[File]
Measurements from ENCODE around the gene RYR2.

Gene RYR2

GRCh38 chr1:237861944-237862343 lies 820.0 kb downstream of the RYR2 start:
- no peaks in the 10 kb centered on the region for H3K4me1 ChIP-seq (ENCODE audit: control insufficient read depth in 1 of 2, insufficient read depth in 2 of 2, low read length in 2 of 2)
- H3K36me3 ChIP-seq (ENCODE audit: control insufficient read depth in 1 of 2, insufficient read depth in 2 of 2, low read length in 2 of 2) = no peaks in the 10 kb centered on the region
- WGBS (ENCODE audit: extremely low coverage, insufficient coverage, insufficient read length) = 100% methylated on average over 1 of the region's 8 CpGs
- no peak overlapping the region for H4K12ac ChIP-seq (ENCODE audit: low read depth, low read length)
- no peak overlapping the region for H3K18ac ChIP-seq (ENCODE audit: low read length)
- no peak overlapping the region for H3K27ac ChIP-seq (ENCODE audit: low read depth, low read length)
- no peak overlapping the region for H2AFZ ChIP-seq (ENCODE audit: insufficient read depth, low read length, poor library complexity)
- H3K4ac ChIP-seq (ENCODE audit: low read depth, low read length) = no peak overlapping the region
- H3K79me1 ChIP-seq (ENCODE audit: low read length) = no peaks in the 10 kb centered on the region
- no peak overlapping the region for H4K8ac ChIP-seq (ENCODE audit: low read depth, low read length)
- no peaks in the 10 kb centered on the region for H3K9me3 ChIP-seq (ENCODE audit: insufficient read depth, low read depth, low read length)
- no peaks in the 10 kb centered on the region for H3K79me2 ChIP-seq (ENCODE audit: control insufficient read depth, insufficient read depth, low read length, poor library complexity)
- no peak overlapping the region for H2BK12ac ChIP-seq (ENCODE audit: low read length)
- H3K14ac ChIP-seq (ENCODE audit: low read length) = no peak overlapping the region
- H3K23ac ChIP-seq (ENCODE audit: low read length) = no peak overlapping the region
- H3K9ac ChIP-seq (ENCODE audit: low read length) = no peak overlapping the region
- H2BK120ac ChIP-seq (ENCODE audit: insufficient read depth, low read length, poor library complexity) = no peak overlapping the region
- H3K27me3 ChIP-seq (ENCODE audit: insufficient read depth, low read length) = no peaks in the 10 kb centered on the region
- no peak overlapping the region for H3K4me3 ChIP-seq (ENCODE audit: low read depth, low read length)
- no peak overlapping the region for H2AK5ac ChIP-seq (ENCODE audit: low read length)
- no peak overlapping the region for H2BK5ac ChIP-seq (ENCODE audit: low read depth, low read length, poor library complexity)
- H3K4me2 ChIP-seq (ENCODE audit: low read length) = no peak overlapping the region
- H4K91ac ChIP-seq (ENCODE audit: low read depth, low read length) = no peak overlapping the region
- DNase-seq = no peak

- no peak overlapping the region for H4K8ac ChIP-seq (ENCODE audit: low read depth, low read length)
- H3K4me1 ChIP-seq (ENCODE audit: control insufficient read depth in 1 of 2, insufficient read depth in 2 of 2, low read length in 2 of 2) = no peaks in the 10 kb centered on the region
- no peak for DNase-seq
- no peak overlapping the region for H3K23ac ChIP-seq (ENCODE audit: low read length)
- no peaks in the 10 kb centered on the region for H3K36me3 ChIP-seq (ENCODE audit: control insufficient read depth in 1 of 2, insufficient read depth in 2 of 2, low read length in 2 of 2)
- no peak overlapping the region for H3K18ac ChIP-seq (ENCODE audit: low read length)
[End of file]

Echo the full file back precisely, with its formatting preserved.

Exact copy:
Measurements from ENCODE around the gene RYR2.

Gene RYR2

GRCh38 chr1:237861944-237862343 lies 820.0 kb downstream of the RYR2 start:
- no peaks in the 10 kb centered on the region for H3K4me1 ChIP-seq (ENCODE audit: control insufficient read depth in 1 of 2, insufficient read depth in 2 of 2, low read length in 2 of 2)
- H3K36me3 ChIP-seq (ENCODE audit: control insufficient read depth in 1 of 2, insufficient read depth in 2 of 2, low read length in 2 of 2) = no peaks in the 10 kb centered on the region
- WGBS (ENCODE audit: extremely low coverage, insufficient coverage, insufficient read length) = 100% methylated on average over 1 of the region's 8 CpGs
- no peak overlapping the region for H4K12ac ChIP-seq (ENCODE audit: low read depth, low read length)
- no peak overlapping the region for H3K18ac ChIP-seq (ENCODE audit: low read length)
- no peak overlapping the region for H3K27ac ChIP-seq (ENCODE audit: low read depth, low read length)
- no peak overlapping the region for H2AFZ ChIP-seq (ENCODE audit: insufficient read depth, low read length, poor library complexity)
- H3K4ac ChIP-seq (ENCODE audit: low read depth, low read length) = no peak overlapping the region
- H3K79me1 ChIP-seq (ENCODE audit: low read length) = no peaks in the 10 kb centered on the region
- no peak overlapping the region for H4K8ac ChIP-seq (ENCODE audit: low read depth, low read length)
- no peaks in the 10 kb centered on the region for H3K9me3 ChIP-seq (ENCODE audit: insufficient read depth, low read depth, low read length)
- no peaks in the 10 kb centered on the region for H3K79me2 ChIP-seq (ENCODE audit: control insufficient read depth, insufficient read depth, low read length, poor library complexity)
- no peak overlapping the region for H2BK12ac ChIP-seq (ENCODE audit: low read length)
- H3K14ac ChIP-seq (ENCODE audit: low read length) = no peak overlapping the region
- H3K23ac ChIP-seq (ENCODE audit: low read length) = no peak overlapping the region
- H3K9ac ChIP-seq (ENCODE audit: low read length) = no peak overlapping the region
- H2BK120ac ChIP-seq (ENCODE audit: insufficient read depth, low read length, poor library complexity) = no peak overlapping the region
- H3K27me3 ChIP-seq (ENCODE audit: insufficient read depth, low read length) = no peaks in the 10 kb centered on the region
- no peak overlapping the region for H3K4me3 ChIP-seq (ENCODE audit: low read depth, low read length)
- no peak overlapping the region for H2AK5ac ChIP-seq (ENCODE audit: low read length)
- no peak overlapping the region for H2BK5ac ChIP-seq (ENCODE audit: low read depth, low read length, poor library complexity)
- H3K4me2 ChIP-seq (ENCODE audit: low read length) = no peak overlapping the region
- H4K91ac ChIP-seq (ENCODE audit: low read depth, low read length) = no peak overlapping the region
- DNase-seq = no peak

- no peak overlapping the region for H4K8ac ChIP-seq (ENCODE audit: low read depth, low read length)
- H3K4me1 ChIP-seq (ENCODE audit: control insufficient read depth in 1 of 2, insufficient read depth in 2 of 2, low read length in 2 of 2) = no peaks in the 10 kb centered on the region
- no peak for DNase-seq
- no peak overlapping the region for H3K23ac ChIP-seq (ENCODE audit: low read length)
- no peaks in the 10 kb centered on the region for H3K36me3 ChIP-seq (ENCODE audit: control insufficient read depth in 1 of 2, insufficient read depth in 2 of 2, low read length in 2 of 2)
- no peak overlapping the region for H3K18ac ChIP-seq (ENCODE audit: low read length)